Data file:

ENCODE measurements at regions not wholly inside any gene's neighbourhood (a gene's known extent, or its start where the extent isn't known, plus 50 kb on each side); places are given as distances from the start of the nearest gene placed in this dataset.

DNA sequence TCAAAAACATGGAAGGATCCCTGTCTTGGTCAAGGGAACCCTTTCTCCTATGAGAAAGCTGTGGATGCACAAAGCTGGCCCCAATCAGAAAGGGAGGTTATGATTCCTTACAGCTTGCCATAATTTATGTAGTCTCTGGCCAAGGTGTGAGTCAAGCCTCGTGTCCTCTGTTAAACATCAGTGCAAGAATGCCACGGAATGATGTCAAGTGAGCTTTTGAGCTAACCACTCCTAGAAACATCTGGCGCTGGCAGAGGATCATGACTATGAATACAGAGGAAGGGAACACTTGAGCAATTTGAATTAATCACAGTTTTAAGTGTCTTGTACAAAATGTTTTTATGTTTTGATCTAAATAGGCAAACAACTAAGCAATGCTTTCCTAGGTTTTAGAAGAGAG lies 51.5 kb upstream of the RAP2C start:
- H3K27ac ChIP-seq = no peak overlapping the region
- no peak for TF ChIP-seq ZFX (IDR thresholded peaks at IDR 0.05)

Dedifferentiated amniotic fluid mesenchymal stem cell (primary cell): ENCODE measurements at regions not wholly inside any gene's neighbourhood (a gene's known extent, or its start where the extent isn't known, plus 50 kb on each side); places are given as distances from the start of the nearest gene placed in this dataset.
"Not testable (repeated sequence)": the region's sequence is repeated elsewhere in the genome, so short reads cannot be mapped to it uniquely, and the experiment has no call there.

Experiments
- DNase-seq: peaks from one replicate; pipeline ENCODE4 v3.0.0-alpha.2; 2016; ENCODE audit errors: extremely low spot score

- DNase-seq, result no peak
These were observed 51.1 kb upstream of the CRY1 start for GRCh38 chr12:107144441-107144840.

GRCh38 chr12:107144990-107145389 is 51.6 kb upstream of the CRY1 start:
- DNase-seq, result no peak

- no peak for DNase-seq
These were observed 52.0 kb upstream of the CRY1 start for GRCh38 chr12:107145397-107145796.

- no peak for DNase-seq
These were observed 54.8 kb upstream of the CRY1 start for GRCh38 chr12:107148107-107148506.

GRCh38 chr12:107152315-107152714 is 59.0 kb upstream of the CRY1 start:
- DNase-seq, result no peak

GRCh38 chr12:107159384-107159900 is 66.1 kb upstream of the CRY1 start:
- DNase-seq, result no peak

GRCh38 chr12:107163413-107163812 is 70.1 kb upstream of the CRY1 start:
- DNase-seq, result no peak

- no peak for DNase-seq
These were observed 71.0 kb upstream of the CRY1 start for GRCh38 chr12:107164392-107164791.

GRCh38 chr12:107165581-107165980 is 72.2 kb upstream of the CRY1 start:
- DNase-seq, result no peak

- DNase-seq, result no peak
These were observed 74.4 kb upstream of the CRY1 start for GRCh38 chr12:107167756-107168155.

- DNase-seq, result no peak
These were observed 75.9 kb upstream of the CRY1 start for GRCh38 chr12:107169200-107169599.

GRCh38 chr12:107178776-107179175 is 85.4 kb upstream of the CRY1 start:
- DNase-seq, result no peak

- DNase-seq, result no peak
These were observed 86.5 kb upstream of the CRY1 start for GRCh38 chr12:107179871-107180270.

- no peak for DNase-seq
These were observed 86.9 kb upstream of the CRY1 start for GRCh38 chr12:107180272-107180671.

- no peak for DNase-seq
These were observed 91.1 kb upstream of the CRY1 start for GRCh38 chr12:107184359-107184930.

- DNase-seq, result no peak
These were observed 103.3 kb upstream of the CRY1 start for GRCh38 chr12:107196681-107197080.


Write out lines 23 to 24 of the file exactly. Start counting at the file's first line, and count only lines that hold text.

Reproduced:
- no peak for DNase-seq
These were observed 71.0 kb upstream of the CRY1 start for GRCh38 chr12:107164392-107164791.